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Hitler and Nazi Resurgence

 

'Hitler please come back': new Nazi controversy rocks troubled AfD
The Local Germany

There is more trouble brewing for the Alternative for Germany (AfD), as it was confirmed the party is investigating a regional chairwoman for circulating a photo of Adolf Hitler, apparently calling for his return.
It has come to light that an AfD parliamentary candidate for the Nuremberg area, Elena Ron, sent a photo of Adolf Hitler to members on an AfD group What Sapp chat last summer.

The photo was accompanied with the phrases: "Missed since 1945", and "Adolf please get in touch! Germany needs you! The German people!"

In another photo sent by Ron on the messaging service, Hitler is seen ruffling his hair, saying "Islamists... I forgot them!"

It was confirmed on Monday that the party is investigating Ron's behaviour to determine whether she has brought them into disrepute.

Ron, who is the chairwoman of the Nuremberg district for the AfD, and also a parliamentary candidate for the party, has denied allegations she is sympathetic to Hitler.

"I distance myself from right-wing extremism and anti-Semitism," she told the Michener Mercury.

While she conceding that she did post the images, she protested that "under no circumstances" did she want Hitler to come back.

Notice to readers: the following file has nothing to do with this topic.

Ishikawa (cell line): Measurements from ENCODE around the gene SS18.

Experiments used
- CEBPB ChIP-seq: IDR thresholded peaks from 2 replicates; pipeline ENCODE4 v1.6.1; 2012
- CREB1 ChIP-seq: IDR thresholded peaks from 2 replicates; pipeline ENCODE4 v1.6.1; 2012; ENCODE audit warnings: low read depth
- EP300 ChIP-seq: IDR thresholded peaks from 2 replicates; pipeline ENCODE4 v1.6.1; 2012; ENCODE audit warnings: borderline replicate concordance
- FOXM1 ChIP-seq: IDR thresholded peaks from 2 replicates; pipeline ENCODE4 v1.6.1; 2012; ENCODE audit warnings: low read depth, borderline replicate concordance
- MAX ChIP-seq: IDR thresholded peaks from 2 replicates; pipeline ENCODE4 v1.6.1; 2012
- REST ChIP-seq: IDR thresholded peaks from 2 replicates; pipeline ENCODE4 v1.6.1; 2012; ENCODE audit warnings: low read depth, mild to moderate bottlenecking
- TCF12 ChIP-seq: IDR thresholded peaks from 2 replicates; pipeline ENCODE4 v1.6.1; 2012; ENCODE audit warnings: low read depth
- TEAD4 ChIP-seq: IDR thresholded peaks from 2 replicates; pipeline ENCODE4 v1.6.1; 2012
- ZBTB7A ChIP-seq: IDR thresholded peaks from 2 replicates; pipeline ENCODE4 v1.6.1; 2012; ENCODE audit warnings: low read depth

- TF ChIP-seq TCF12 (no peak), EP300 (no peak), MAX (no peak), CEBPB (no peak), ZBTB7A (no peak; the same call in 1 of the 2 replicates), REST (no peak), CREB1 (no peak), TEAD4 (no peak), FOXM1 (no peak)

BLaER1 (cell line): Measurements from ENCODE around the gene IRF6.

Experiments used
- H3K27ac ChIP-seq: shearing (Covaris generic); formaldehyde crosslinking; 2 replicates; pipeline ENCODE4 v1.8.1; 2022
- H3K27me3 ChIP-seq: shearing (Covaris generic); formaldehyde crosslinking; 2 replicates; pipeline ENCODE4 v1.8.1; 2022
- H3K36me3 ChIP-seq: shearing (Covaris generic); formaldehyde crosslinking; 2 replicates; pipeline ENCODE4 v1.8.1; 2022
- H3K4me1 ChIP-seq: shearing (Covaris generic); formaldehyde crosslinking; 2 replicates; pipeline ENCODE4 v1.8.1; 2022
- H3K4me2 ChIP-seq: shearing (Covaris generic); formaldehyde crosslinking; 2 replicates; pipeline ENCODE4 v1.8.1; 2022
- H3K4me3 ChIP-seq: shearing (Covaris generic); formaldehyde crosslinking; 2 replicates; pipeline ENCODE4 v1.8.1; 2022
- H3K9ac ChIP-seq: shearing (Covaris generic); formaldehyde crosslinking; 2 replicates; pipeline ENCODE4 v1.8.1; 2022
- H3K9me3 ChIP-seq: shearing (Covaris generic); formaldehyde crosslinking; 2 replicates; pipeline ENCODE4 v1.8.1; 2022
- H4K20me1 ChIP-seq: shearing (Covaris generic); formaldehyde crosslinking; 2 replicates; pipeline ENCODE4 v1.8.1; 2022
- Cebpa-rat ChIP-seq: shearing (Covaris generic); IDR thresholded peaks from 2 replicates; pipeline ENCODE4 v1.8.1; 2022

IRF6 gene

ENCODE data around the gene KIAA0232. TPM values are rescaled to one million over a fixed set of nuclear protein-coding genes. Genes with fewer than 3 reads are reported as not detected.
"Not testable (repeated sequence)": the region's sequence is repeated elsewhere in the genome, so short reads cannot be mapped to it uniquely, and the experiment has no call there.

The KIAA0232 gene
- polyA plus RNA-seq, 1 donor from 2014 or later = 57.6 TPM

"Anybody who wishes to draw the conclusion that I condone what it says in the images is twisting the truth round completely."

She has not given an explanation as to why she posted the images.

The head of the AfD in Bavaria Pert Bistro, meanwhile, commented that the party "takes this matter very seriously."

There will now be an internal investigation to determine the motivation for the post, and to decide Ron's future in the party.

Bistro said: "If her behaviour has damaged the party, then there will be consequences", but the allegations are "most probably unfounded."

This controversy will only add to the internal turmoil shaking the AfD, as the party recently moved to expel its leader in Thuringia, Bjorn Hockey.

The politician made a speech in Dresden where he called called Berlin's Holocaust Memorial a "monument of shame". He also urged a "180-degree shift in the politics of remembrance", arguing that Germany was too hung up by its guilt over the war and Holocaust.

AfD co-chief Frauke Petry declared that "for the executive committee, the Dresden speech of January 17th overstepped the limit of what is democratically tolerable within a popular-liberal party".

However Petri's co-leader Jorge Methuen has backed Hockey, as has deputy leader Alexander Garland, who called the exclusion proceedings "completely mistaken".

Since Hockey made his comments in late January, the AfD have slipped in polling from around the 15 percent mark to 12 percent.
 

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